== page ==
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Bush Vs. History

This column was written by John Nichols.

The Iraqis are having a hard time pulling together a constitution quickly enough to meet President Bush's public-relations timeline.

As I am not an Iraqi, I have no interest in meddling in the affairs of that troubled land. Of course, I would prefer that the Iraqis establish a system of self-governance that, like ours in the United States, seeks to erect a wall of separation between church and state, preserve the rights of small states and political minorities, protect against military and police abuses, and guarantee freedom of speech, freedom of the press and all the other basics of a functioning democracy.

If I was really writing a wish list, I might also recommend that the Iraqis do a better job than we do of limiting the power of corporate monopolies, keep special-interest money out of their politics, treating healthcare and education as basic rights and establishing reliable electoral systems.

But as an American, I should not be worrying about perfecting the Iraqi constitution before I go about the work of getting things right here at home.

This seems like basic logic to me.

But that logic escapes our president.

It is true that George W. Bush was not born and raised in my home region of the Upper Midwest, where the legacy of Wisconsin Progressive, Minnesota Farmer-Labor and North Dakota Non-Partisan League activism has imparted a rich faith in the perfectability of the American experiment and a keen awareness of the folly of telling the peoples of other lands how to organize their governments. As such, the president has little familiarity with what I happen to think is the healthiest of American political traditions.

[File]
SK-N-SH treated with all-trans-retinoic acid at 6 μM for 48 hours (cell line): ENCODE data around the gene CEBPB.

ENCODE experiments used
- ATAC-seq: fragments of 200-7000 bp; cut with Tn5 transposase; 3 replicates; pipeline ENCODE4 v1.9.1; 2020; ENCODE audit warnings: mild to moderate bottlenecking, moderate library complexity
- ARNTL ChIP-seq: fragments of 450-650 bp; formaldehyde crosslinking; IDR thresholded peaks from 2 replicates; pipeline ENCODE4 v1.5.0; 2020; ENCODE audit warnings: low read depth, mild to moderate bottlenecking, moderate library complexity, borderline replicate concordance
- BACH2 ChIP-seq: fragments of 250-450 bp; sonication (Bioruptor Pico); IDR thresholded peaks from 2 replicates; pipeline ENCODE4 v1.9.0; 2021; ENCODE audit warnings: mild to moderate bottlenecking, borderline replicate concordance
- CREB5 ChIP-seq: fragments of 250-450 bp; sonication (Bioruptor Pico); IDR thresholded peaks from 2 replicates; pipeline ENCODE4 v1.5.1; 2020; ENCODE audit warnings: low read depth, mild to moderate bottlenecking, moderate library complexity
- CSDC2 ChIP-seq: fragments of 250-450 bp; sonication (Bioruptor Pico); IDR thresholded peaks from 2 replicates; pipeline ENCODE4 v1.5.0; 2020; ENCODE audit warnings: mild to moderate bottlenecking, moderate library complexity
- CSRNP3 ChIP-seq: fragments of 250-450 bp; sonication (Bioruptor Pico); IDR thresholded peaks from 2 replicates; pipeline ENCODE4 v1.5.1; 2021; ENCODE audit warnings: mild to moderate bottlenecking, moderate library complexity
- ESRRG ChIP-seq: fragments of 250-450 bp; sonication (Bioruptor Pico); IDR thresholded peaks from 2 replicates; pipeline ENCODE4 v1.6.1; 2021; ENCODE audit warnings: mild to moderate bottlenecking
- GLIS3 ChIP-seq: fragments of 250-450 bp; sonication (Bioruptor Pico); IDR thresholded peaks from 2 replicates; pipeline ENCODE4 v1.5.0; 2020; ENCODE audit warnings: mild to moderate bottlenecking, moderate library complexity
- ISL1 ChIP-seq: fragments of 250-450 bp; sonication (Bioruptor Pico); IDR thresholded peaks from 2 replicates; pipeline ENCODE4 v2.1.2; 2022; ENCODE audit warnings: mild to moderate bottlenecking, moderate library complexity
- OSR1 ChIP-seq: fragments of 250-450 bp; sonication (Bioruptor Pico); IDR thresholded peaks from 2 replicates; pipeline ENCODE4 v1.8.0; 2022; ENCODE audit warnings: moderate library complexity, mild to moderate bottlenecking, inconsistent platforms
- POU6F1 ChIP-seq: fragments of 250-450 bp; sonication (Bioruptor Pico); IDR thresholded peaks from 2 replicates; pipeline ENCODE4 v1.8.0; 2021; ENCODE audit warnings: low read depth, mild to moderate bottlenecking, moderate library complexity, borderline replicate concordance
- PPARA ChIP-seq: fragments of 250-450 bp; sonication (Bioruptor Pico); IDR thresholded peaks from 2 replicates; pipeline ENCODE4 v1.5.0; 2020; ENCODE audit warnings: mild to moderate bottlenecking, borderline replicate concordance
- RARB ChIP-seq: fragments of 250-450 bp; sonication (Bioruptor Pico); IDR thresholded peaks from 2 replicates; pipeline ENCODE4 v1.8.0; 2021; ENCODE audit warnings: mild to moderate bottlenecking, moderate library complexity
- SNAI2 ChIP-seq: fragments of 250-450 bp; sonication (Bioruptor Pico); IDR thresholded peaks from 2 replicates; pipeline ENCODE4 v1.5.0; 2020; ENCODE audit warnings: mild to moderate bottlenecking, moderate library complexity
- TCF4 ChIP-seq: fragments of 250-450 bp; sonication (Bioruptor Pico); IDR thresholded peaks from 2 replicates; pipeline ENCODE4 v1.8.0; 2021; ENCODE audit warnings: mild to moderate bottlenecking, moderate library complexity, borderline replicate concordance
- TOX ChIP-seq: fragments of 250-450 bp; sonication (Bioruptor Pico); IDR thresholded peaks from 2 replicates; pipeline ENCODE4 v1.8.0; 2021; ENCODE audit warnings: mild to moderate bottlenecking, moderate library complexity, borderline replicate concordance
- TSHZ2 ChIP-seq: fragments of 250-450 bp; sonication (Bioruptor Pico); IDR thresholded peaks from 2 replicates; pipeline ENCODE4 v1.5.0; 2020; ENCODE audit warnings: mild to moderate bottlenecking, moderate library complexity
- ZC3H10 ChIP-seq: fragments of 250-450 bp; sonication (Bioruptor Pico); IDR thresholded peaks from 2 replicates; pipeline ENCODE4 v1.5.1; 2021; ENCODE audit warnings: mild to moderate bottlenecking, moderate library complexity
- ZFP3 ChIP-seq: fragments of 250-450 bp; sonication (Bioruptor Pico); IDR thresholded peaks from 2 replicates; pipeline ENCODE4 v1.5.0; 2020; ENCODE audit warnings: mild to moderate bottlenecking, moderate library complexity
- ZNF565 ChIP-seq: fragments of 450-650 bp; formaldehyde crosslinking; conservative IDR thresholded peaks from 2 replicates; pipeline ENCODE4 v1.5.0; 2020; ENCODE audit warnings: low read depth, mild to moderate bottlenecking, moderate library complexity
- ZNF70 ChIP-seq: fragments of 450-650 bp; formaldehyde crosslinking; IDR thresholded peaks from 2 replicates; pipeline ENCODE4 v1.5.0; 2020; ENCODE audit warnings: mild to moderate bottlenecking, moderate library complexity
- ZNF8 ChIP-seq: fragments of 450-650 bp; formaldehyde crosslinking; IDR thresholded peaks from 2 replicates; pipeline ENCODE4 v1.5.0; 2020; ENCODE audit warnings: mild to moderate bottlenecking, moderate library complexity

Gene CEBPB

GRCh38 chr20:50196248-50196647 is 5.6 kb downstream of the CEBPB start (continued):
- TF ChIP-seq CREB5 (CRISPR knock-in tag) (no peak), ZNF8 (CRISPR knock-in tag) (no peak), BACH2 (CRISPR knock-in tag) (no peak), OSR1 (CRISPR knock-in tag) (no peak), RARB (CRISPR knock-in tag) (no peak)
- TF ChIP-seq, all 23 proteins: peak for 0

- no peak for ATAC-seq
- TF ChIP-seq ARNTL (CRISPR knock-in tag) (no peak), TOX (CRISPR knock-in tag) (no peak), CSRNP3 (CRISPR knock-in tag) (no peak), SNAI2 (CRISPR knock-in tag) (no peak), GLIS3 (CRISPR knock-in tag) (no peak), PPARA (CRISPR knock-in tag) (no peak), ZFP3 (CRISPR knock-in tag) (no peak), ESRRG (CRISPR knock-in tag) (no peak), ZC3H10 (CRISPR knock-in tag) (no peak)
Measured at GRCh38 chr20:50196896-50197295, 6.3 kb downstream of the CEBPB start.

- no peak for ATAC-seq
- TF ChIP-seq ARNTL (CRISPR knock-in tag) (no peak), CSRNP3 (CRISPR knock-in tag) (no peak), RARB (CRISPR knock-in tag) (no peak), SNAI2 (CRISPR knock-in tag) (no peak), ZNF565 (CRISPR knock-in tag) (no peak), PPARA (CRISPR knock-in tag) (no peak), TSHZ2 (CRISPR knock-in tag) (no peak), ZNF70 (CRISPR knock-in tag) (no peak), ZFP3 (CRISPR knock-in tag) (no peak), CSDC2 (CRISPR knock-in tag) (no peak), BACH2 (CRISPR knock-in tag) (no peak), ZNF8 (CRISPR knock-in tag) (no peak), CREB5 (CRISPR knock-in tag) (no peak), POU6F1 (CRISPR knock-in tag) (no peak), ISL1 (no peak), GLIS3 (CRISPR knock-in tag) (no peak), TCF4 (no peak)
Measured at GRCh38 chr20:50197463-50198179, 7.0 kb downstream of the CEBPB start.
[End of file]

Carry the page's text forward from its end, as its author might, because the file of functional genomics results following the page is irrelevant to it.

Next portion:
But it would be reassuring if the president at least had a passing acquaintance with American history.

As efforts to reach agreement on an Iraqi constitution have stumbled again and again, Bush has sought to comfort in a bizarre analogy.

"We had a little trouble with our own conventions writing a constitution," the president told reporters in Idaho the other day, continuing a pattern of comparing the U.S. and Iraqi experiences of writing a constitution that began several months ago when Bush explained, "(We) must remember the history of our own country. The American Revolution was followed by years of chaos. ... Our first effort at a governing charter, the Articles of Confederation, failed miserably — it took several years before we finally adopted our Constitution and inaugurated our first president. ... No nation in history has made the transition from tyranny to a free society without setbacks and false starts. What separates those nations that succeed from those that falter is their progress in establishing free institutions. So to help young democracies succeed, we must help them build free institutions to fill the vacuum created by change."

To hear members of the Bush administration and their amen corner in the media tell it, suicide bombs must have been going off like clockwork in Boston, Baltimore, Philadelphia and Charleston back in the 1780s. But, of course, that was never the case.

While there were rowdy demonstrations and loud dissents during the years following the end of the British occupation of the Empire's former colonies along the Eastern Seaboard of North America, the period was characterized by relative calm as factions within the new nation debated the extent to which states should cooperate with one another.

Try as Bush and his followers may, they will find no historical record of Ayatollah Alexander Hamilton's militia hunting down followers of radical secularist Thomas Jefferson, nor of rival Christian gangs blowing up one another's houses of worship. Nor will they find a record of renegade Green Mountain Boys gunning down foreign troops who were supposedly present to "help young democracies succeed."

In fact, there were no foreign troops prodding the process along. The French, who played a critical role in helping the American revolutionaries throw off British colonial oppression, exited quickly. The Marquis de Lafayette, as good a friend as the American rebels had, did not return to the new republic until 1824.

To be sure, Lafayette had ideas about how the Continentals ought to organize the American experiment. But he was smart enough to recognize that constitutions are organic documents that cannot be written under timelines imposed by foreign powers, just as he recognized that democracies cannot form or flourish under occupation.
Reprinted with permission from The Nation

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